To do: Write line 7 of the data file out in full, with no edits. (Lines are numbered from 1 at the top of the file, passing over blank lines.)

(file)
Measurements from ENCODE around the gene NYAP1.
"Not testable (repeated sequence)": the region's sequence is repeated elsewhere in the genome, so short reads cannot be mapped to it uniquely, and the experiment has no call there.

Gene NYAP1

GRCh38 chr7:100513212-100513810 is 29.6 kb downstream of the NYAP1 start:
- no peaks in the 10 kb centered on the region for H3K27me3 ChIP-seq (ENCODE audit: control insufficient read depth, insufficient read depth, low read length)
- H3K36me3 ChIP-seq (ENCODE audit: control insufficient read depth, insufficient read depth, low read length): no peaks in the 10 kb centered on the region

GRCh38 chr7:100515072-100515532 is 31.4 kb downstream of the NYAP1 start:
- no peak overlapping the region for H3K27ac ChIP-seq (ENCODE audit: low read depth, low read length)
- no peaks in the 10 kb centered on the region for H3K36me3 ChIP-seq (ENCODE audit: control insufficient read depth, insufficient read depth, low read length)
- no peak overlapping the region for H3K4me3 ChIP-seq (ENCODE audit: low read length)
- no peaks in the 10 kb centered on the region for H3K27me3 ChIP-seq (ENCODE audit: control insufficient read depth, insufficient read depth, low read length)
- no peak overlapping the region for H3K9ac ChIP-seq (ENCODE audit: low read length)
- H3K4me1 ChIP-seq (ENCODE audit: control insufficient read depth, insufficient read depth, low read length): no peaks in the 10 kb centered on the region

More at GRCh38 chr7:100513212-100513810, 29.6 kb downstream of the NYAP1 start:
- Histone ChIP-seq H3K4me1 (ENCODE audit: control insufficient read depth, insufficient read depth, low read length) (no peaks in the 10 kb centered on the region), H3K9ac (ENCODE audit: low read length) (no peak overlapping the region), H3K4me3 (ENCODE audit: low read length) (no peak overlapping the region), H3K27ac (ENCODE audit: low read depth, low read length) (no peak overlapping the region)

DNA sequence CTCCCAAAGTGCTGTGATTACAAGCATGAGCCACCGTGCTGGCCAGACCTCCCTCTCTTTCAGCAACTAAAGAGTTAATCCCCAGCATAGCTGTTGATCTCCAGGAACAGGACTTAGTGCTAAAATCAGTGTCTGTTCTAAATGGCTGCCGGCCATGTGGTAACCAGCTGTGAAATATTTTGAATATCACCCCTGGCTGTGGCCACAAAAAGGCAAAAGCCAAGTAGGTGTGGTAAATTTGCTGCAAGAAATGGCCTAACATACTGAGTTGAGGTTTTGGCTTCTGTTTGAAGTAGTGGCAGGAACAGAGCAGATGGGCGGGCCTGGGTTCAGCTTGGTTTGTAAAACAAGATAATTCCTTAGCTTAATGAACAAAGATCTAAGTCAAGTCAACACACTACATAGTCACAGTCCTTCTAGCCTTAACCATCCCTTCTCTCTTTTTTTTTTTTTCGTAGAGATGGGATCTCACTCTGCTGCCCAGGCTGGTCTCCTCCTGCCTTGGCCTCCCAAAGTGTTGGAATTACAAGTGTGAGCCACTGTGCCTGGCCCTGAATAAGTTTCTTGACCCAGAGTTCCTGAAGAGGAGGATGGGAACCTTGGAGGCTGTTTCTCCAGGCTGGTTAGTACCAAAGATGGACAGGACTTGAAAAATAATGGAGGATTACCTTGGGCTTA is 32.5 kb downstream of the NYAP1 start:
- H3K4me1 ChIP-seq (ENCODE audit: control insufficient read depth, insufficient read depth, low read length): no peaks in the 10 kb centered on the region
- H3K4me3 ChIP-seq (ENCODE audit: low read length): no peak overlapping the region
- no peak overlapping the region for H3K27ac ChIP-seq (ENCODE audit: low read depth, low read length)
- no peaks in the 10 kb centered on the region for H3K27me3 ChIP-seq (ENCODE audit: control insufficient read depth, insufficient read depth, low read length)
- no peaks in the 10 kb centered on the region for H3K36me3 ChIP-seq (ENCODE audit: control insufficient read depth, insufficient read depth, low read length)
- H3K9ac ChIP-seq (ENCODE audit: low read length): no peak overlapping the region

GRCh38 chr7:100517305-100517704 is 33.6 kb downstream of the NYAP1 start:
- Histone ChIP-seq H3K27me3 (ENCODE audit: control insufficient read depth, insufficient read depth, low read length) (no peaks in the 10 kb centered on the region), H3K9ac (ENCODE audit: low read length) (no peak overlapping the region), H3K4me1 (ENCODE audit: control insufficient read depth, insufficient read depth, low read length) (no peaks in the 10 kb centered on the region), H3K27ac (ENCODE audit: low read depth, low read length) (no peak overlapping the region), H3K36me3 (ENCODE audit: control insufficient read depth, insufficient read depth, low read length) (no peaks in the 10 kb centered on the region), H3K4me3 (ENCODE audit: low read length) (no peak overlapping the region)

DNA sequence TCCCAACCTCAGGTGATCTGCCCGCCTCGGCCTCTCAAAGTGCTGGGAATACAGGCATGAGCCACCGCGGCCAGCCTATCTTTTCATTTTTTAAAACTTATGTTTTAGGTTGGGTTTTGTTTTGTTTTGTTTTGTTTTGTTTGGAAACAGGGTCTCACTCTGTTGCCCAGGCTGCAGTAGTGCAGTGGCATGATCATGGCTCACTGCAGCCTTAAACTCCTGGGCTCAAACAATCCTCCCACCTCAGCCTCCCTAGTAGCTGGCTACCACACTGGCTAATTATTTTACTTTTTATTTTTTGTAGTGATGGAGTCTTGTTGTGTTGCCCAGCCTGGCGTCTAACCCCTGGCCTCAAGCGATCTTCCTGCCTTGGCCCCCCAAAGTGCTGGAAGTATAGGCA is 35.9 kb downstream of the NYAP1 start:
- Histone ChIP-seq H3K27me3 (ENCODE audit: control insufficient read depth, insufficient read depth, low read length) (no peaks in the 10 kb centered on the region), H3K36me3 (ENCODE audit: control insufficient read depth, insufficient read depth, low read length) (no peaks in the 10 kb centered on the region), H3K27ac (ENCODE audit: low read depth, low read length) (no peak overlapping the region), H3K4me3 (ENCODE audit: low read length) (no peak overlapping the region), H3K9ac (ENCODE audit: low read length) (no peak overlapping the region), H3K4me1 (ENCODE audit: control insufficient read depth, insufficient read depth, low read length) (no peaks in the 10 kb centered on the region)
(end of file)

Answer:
GRCh38 chr7:100515072-100515532 is 31.4 kb downstream of the NYAP1 start: